So lets assume my numbers below are high if anything.

And they want 100 from me. As I said early got to be kidding.

Now I understand that micropayments is a difficult problem to solve. (I'm pretty surprised that all the newspapers haven't got together and rung PayPal (or done their own) by now). Even with not doing your own, charging say 5 a year (probably 5 times too much as well) for all the columns is still more than getting 0 a year because they are only appealing to one type of customer.

Compare that to the 10 a year I am paying for Daring Fireball (and I get a lot more value out of DF) and DF has all his content available for free. Df gets my money. FT does not.

5 Comments

28 Mar, '07 2:20 PM

1. Adrian

Curiously I seem to be able to access the columns occasionally by repeatedly clicking on some of them. I’d surmise this is more of a bug than anything else.

28 Mar, '07 4:43 PM

2. Mrs. X

You do realise that newspapers make their money through ads, not subscriptions? You’re paying £100 not for the privilege of accessing their articles but for the privilege of circumventing the printed ads you’d be forced to flip past if you picked up the paper copy. Kind of ironic since they could do a lot more intelligent ad serving online, and they probably reach a far more valuable demographic.

28 Mar, '07 4:50 PM

3. Adrian

Yes, newspapers sell an audience to their advertises, not news to their audience. However online news pages (barring the BBC) also serve adverts, so this is no different. Except as you say they could target a lot better. Especially data rich sites such as news sites.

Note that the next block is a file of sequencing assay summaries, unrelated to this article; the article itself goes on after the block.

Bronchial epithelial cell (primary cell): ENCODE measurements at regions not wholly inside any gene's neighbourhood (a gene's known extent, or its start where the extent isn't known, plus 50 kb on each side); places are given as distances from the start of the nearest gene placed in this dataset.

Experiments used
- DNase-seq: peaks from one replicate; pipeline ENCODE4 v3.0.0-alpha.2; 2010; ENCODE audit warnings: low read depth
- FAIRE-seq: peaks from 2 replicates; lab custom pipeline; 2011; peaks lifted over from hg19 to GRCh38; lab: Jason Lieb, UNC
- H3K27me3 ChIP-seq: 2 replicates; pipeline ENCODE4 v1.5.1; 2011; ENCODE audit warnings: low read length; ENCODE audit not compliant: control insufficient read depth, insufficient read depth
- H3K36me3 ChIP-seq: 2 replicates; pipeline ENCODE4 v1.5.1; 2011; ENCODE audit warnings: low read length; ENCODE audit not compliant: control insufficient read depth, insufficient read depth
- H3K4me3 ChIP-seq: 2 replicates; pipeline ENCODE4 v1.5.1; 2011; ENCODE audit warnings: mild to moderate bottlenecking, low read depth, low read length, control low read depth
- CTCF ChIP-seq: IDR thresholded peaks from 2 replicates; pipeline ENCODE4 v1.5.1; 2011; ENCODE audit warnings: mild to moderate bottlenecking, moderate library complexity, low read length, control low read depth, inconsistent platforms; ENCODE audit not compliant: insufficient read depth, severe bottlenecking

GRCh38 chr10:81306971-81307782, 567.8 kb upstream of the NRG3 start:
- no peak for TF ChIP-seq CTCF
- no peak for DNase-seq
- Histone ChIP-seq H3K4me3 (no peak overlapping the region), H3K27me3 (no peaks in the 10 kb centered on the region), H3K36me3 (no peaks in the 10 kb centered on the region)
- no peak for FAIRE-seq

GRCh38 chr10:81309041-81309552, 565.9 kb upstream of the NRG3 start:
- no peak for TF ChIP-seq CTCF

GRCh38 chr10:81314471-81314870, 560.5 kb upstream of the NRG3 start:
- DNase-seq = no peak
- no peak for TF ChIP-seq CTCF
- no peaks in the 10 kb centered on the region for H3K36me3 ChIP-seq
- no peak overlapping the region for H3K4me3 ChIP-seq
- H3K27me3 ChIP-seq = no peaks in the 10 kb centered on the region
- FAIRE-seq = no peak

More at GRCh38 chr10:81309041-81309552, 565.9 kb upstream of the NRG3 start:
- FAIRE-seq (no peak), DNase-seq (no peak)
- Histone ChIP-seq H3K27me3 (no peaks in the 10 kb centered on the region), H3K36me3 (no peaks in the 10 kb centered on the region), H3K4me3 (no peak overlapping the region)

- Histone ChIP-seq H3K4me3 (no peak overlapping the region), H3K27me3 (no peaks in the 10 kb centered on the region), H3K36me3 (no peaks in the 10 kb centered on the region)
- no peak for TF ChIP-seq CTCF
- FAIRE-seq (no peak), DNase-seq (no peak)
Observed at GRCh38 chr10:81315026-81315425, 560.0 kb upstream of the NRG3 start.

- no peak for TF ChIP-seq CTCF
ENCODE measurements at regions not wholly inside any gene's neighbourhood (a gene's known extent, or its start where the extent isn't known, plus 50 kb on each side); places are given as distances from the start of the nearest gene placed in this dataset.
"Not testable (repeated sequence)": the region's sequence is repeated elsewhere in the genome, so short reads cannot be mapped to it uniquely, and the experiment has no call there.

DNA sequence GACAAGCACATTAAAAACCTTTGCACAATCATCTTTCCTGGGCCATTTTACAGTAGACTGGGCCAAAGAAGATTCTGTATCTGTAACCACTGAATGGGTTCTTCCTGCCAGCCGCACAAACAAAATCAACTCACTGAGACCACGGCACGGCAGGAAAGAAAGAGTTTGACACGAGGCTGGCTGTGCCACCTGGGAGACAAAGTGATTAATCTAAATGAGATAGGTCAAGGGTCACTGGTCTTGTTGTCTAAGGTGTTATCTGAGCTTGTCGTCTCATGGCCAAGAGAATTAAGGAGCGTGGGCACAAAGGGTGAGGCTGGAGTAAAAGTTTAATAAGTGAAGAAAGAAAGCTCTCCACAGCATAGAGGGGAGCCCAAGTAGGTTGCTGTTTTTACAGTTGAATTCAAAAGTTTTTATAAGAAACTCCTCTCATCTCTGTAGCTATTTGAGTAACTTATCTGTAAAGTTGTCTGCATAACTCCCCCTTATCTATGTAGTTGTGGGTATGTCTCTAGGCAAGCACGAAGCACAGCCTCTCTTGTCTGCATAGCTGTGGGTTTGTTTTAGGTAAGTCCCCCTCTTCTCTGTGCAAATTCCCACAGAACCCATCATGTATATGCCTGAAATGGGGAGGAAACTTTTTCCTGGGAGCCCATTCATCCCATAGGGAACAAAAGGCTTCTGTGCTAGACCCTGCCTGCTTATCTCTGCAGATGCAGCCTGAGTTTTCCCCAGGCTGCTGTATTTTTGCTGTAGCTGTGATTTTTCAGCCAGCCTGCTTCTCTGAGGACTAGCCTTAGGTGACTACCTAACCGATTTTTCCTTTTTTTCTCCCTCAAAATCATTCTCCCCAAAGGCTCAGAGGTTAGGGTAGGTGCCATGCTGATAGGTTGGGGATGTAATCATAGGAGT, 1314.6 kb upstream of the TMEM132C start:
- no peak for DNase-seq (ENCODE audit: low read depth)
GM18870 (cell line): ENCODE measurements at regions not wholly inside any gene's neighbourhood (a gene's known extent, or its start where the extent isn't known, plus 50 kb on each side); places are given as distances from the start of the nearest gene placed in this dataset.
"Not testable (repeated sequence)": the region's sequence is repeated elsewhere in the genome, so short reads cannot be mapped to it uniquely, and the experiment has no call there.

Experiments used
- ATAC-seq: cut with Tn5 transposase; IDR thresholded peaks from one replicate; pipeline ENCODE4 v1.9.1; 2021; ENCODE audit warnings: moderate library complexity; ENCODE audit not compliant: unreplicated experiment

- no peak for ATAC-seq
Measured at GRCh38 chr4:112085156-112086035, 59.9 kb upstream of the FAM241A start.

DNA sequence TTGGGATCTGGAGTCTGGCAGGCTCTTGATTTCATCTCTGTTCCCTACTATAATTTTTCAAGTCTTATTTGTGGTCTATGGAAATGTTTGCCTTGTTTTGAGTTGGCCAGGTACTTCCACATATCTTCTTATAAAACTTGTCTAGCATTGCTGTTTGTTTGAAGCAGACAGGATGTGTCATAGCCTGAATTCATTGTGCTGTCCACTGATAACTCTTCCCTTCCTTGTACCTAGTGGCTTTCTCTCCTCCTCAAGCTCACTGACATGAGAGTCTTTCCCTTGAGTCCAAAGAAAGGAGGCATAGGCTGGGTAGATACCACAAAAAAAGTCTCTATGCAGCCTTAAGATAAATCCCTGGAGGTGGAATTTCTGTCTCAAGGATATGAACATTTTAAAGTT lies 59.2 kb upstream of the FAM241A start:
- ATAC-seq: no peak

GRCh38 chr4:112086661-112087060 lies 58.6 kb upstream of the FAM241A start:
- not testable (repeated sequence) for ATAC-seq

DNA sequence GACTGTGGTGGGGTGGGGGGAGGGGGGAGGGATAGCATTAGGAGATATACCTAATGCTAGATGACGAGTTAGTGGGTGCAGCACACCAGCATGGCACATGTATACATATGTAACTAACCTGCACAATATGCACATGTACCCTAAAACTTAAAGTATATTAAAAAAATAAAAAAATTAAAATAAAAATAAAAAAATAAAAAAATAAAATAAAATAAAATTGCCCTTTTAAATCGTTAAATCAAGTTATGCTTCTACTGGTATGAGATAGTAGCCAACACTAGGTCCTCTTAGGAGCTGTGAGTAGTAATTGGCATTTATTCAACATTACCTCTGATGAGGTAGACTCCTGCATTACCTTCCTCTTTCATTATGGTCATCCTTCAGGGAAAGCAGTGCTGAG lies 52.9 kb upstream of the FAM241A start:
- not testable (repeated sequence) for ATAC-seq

Either way I don’t entirely object to paying to read the column (or an article), just that their business model is too limiting and not much more than a very uncreative offline model.

They could have done a lot more, than getting zero pounds from me.

29 Mar, '07 2:10 PM

4. nrgza

The Mail & Guardian online does this quite well, but is also seriously expensive.

While they operate on a paying subscriber basis, non-subscribers can read the majority of the content. The content you need to be paid for is marked with a star, and these stars seem to be allocated through 2 criteria: the popularity of a particular columnist, or the timeousness of the piece.

So while I can read some current stuff, the really insightful current stuff is not free. And while I can read Guy Berger’s column, Tom Eaton’s and John Matshikiza’s far more insightful and interesting columns aren’t free.

As they put it: By subscribing to the newspaper, you also get full access to premium content areas () of this website, available to subscribers only. The premium areas of the site includes the newly revamped archive and feature/Insight articles, including website and newspaper columnists and our daily Zapiro cartoon.

You also get a copy of the paper (I suppose you could opt out of this).

The cost is crazy though. The cheapest international option is R2,200 - SA domestic is only R1,000, so not much better than your FT subs.

I think you may be on to something Ade - I would consider paying just to read Tom Eaton’s stuff.

04 Apr, '07 10:35 AM

5. Adrian

I guess spiders are more interesting than web business models.

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    This page contains a single entry by Adrian published on March 28, 2007 2:17 PM.